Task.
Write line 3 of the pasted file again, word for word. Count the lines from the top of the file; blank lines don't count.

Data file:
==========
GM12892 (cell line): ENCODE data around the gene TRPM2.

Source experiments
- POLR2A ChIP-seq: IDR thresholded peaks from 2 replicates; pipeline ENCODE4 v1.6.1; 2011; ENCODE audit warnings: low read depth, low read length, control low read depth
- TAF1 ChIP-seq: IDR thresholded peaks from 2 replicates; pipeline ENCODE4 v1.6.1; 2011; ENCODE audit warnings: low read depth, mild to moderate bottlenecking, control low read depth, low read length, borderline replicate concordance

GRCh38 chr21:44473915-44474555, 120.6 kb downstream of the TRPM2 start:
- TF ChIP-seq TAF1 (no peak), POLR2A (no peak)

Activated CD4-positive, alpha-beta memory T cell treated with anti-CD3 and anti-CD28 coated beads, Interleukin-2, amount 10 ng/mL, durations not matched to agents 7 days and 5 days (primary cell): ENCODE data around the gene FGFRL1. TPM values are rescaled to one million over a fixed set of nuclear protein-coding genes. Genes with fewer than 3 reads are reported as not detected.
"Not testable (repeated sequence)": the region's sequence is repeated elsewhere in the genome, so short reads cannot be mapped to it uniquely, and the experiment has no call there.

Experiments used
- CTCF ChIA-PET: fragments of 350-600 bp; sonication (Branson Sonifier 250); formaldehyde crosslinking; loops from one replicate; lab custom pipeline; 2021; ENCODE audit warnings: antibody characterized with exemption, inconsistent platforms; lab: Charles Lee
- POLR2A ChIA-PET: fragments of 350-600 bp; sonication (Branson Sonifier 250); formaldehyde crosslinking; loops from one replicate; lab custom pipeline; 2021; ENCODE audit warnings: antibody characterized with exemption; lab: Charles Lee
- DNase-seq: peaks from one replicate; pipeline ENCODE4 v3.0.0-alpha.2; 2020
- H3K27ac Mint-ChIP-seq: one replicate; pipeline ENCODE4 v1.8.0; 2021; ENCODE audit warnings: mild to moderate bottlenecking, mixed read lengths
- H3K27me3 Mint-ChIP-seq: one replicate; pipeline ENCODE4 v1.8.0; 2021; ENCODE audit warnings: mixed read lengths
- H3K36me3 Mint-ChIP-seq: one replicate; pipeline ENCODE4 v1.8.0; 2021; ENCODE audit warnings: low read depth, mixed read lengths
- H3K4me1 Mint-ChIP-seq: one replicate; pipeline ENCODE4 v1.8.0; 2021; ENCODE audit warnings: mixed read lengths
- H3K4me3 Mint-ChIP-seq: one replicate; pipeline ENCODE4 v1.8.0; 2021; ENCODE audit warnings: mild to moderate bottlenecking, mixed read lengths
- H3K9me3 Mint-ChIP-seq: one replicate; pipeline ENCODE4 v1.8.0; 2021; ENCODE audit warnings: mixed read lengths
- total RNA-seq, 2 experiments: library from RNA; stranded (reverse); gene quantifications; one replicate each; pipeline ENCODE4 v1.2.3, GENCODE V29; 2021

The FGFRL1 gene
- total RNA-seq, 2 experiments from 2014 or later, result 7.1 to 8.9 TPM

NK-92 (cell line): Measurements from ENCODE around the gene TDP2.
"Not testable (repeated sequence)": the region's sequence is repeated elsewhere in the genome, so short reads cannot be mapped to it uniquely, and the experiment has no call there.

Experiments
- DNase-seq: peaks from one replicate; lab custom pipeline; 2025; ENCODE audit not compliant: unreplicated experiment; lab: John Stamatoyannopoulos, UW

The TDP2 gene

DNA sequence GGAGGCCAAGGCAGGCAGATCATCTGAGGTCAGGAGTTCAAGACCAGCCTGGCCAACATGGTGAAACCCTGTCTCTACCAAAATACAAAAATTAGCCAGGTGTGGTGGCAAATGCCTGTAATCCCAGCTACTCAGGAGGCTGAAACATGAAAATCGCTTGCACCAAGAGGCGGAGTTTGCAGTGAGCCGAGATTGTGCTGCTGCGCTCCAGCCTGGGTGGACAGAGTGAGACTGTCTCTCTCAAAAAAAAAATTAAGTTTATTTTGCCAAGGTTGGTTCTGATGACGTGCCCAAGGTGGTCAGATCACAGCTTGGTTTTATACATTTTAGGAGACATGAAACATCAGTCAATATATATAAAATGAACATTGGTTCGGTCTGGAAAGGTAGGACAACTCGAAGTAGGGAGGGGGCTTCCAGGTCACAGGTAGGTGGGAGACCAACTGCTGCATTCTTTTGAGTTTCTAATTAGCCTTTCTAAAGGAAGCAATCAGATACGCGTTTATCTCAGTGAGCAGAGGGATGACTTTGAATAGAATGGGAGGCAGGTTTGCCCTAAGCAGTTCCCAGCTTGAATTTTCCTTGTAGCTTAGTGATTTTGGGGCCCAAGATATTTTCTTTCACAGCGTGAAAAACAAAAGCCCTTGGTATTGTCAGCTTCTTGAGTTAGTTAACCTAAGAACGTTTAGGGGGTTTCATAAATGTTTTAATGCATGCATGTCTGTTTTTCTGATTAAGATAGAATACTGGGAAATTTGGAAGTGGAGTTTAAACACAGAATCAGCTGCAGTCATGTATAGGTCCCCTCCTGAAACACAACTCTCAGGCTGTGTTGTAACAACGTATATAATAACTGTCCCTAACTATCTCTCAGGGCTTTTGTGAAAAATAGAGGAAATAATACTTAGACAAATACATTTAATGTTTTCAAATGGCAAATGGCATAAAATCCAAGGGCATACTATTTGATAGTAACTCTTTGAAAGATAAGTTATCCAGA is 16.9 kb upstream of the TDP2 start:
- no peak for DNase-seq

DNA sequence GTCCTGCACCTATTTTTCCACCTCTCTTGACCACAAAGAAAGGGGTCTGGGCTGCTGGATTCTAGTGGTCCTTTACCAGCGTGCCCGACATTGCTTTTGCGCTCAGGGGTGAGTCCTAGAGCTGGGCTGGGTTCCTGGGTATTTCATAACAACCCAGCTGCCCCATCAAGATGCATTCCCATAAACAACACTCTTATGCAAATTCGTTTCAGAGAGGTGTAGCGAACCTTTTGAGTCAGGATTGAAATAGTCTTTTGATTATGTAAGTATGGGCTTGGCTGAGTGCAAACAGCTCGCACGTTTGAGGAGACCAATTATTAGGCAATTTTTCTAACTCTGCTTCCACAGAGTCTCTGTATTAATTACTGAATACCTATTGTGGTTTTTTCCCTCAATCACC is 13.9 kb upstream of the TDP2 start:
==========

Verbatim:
- POLR2A ChIP-seq: IDR thresholded peaks from 2 replicates; pipeline ENCODE4 v1.6.1; 2011; ENCODE audit warnings: low read depth, low read length, control low read depth